BANTAM — The owners of Bantam Cinema announced this week that the old theater is closing permanently, and that they are contining to look for a buyer.
The cinema, at 115 Bantam Lake Road/Route 209 in the Bantam Borough of Litchfield, first opened in 1927 and includes a two-story, 3,200-square-foot building with two indoor theaters, each with seating for 100 people. The owners put the building up for sale in August 2019, but continued to run the theater.
David Koch, Sidney Koch, Sheila Nevins and Ken Merz have owned the building and its operations since 2007. Thursday, Sidney Koch said the decision to close was difficult, but that the coronavirus pandemic sealed the theater’s fate.
Theaters were among the many businesses that closed in mid-March by Gov. Ned Lamont’s executive orders. The state is now in phase two of reopening those businesses, and theaters will be allowed to reopen June 20, with restrictions.
“A wise man once said that if it’s not about the money, it’s about the money,” Koch said. “It turned out with the pandemic and the conditions on the industry, plus the expenses of keeping this small theater going, were just too much.”
Koch also said the state’s minimum wage increase was a factor. “I don’t begrudge anyone for anything,” he said. “I don’t begrudge the state for higher taxes ... for a raised minimum wage. We understand all that. But we’re in the age of COVID-19, of Amazon, of Netflix, of these companies with enormous amounts of capital.
“The big thing about COVID-19 is, there’s no cure, there’s no vaccine, and there’s nothing to prevent it. It makes it very difficult to operate a business that relies on numbers of people. You just can’t get a lot of people together in a relatively confined environment. Look at the strain on major sports teams; it reverberates through the entire industry.”
Since purchasing the theater in 2007, the partners and their staff have offered a variety of events and movie screenings of independent and foreign films such as “The Times of Bill Cunningham,” about the famous fashion photographer; “Fleabag,” a play from London made into a film; and London’s stage version on film of “All About Eve.” The theater sometimes welcomed directors or screenwriters to talk about their work before the screenings.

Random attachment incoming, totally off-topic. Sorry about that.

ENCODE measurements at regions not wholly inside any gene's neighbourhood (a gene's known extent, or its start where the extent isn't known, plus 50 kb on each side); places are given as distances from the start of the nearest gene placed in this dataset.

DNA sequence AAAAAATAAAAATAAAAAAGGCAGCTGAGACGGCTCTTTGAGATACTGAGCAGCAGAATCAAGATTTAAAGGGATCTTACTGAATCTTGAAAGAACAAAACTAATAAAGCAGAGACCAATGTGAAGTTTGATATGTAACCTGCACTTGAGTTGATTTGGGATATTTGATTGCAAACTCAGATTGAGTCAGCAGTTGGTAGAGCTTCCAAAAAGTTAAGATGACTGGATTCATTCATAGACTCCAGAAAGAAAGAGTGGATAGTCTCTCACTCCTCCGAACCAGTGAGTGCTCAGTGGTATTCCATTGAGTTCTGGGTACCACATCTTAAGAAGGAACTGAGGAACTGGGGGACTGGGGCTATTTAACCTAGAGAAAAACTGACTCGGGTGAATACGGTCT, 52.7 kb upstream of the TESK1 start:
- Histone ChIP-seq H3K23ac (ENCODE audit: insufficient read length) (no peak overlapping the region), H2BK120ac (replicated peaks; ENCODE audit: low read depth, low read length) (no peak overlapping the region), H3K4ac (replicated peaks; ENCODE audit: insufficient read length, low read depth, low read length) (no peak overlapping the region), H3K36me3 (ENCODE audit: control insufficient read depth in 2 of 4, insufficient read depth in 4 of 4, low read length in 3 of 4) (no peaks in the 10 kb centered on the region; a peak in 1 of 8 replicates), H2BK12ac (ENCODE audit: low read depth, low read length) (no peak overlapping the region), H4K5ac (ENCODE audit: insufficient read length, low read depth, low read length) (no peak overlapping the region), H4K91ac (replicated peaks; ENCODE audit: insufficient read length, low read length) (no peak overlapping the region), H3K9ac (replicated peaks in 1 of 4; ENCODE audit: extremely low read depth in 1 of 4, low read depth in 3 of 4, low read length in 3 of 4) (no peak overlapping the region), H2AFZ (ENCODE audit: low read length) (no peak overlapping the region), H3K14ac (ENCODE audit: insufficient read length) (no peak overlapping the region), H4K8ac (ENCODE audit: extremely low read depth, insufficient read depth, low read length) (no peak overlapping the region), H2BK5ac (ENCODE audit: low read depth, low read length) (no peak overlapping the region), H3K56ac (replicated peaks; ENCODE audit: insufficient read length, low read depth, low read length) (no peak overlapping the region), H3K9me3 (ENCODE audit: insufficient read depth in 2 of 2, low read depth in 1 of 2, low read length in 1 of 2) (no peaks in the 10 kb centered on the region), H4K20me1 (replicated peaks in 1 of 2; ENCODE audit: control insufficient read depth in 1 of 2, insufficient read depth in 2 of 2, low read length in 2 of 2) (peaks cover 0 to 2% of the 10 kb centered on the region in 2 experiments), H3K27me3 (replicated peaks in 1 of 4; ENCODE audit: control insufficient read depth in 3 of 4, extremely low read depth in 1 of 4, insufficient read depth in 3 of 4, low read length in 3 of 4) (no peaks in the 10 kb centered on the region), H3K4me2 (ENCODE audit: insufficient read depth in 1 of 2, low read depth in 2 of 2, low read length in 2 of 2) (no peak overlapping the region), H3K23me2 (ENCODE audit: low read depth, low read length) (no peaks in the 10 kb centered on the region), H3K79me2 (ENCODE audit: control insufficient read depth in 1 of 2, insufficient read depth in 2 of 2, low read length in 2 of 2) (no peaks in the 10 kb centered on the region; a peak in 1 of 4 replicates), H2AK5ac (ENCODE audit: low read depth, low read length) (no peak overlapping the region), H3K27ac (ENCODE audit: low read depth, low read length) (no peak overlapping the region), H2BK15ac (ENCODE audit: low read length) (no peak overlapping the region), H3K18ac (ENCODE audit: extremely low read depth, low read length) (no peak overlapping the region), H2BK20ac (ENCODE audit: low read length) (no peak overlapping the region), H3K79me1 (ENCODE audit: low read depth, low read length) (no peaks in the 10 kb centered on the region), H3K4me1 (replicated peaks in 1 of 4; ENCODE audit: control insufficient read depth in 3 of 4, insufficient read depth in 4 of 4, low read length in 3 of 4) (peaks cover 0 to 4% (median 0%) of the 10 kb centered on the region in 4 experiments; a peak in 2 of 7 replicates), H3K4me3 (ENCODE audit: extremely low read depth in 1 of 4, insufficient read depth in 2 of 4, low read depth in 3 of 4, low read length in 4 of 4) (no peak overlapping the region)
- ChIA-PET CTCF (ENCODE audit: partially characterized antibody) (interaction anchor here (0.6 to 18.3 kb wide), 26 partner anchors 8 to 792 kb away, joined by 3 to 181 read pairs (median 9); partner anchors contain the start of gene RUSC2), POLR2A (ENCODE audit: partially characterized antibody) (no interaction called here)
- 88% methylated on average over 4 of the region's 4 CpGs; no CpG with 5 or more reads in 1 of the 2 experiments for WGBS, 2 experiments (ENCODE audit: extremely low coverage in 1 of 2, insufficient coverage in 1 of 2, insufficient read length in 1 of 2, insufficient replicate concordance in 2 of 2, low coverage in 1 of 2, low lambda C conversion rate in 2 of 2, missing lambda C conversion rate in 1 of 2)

Koch said he and his partners have received several interesting offers, but nothing has developed beyond that. They all want to keep the theater running as a theater or some sort of community center-based building.
“We’re not going to rent it,” he said. “If someone came along and wanted to buy, it, our preferene is to try to keep it with some sort of entertainment in mind.”
The owners recognize their theater as the only independent art film venue in Litchfield County. In April, Bethel Cinema in Bethel, another small venue that screened independent films, also closed, citing financial difficulties and the pandemic.
In a statement, the partners thanked their supporters and the theater’s staff.
“We express our sincerest thanks to Doug Richardson, the Bantam Cinema’s manager since 1984. Doug is one of a kind in his knowledge, devotion, and dedication to film and especially to the Bantam Cinema and the local community. Our wonderful employees have helped Doug make the theater what it is today,” according to the statement. “We are eternally grateful to our loyal patrons, whose support, suggestions, and kind words have meant so much to us over the years. We extend the sincerest gratitude to our local advertisers who were instrumental in keeping the Cinema alive.”